“I so wish you were here four years ago,”  the student told Chaney. 

The student told her about all the racism she had endured over her four years at LSU — from professors’ refusing to call on her, to a professor’s arranged seating during an exam that isolated her and clumped together other students, who could then easily cheat. She considered leaving the University many times. In Chaney’s office, she was again close to leaving, but she wanted to be the first member of her family to graduate college. That kept her motivated. 

“I know she’s not the only student who’s had that experience,” Chaney said.

Walk past Chaney’s office, and you may see her counseling and mentoring a Black student who is having trouble navigating a nearly all-white campus. Walk farther, past the offices of her white peers, and you’ll see them toiling away — researching, writing, doing the work they were hired to do. 

“If [Black students] feel that they are being treated unfairly, then they may go to a Black professor looking for guidance and support, and so that's added work that Black professors will often times — and many, of course, are happy to do that — but that may be something that non-Black colleagues may not have to address,” Martin said.

On top of that, Chaney said a fellow professor has told her to produce three more publications than her white peers. Gray also believes young professors of color are pressured to overproduce and exceed their institutional standards. 

“As my mama always told me, you have to work twice as there's no basis upon which my career could be called into question because I've met every mark that was measurable or exceeded every measuring standard that is in place in front of me professionally,” Gray said. 

“But it's also the added burden of realizing that I can't be mediocre,” Gray said. “I have to be exceptional. If I'm not exceptional, any excuse can become the excuse for me to be gone.”

Black faculty must double as counselors, and they must double the work of their white peers. And they have to do it in half the time.

“Those two things are twin, double burdens, that my white colleagues just don't have,” Gray said.


In the face of police killings, protests and renewed conversations about race in America, universities have released statement after statement, extolling their own values of diversity and inclusion and promising to be an accepting institution. Gray is skeptical. 

“‘We’re good. We’re working towards this thing,’” he pantomimes, “All the while underpaying, not hiring, and overtaxing and overworking the Black people who are employed under their care.”

Young, impassioned, hungry — Gray offers four solutions to any university that truly seeks to foster an inclusive community.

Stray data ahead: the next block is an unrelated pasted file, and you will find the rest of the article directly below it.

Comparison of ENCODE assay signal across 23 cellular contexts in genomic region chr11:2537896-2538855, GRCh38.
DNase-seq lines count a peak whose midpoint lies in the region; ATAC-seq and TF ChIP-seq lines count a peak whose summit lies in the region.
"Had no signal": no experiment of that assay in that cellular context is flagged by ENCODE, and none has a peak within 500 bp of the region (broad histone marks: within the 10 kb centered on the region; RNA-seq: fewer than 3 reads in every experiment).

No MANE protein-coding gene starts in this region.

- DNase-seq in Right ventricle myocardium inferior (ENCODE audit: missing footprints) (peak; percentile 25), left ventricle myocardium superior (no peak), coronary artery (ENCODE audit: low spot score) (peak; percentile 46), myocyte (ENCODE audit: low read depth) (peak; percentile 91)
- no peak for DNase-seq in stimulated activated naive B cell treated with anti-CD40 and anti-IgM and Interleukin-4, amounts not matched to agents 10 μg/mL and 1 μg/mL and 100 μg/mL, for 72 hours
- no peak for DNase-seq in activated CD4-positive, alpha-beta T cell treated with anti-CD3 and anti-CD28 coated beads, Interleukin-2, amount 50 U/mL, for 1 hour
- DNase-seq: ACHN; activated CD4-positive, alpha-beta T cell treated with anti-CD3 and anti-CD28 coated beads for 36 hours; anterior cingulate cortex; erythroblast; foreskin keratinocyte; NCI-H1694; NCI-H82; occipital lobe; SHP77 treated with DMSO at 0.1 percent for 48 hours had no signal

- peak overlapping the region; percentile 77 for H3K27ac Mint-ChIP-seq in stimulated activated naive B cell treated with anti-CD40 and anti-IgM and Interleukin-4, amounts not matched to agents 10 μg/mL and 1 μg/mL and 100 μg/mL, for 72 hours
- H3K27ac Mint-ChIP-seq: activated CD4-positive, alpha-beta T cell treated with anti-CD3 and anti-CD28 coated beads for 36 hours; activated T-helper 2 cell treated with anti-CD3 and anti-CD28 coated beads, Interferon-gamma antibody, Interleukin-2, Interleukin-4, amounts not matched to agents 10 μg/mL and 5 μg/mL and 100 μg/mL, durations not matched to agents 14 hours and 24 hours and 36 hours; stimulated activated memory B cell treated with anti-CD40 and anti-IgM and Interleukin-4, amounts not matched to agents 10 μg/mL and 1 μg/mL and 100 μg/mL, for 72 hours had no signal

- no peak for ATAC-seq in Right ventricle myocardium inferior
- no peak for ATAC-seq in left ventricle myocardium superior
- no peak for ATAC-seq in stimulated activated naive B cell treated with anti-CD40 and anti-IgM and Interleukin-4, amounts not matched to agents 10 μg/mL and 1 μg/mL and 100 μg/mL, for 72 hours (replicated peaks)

One: strengthen the humanities and social science departments, he advises. Make it the “ethical heartbeat” of your institution. 

Two: Change the parameters by which Black faculty are measured for success. Find a way to track and log the informal mentoring work they are doing and tie it to tenure and promotion standards.  

Three: Don’t simply strengthen the departments. Strengthen the ranks of faculty who teach race and put their classes in the core curriculum for every student. Academia “has made it very clear that these particular departments aren't their priority,” Gray said.

Four: Acknowledge that Black faculty do more work. Compensate them appropriately.

These professors devote their lives to teaching vital, humanitarian lessons. They’re asking their universities to devote more resources to them, so that they can not only succeed, but also thrive in their roles.

“It would be important that these scholars are recognized as the intellectual leaders on issues related to race — and race in America, in particular, and that at the time such as the one in which we're living, should be the go-to source for thinking about ways to make the University more equitable, more welcoming to Black students and students more broadly, and to Black faculty,” Martin said.

“We have to do this,” Finley said. “We have to do this because it's about these students, and it's about the world, and for me it's about something even deeper. I have to do it because it's true. I can't not do it. I have to do it

“If we don't have people who are doing that kind of work, we will continue to repeat this devastatingly violent and lethal circular logic that we are seeing,” Gray said.

They teach about issues that bring people to the streets and rights that people are risking their lives to fight for. 

“The reality is that cops run amok because no one has listened to Black folks,” Gray said.

“No one has listened to Black scholars.”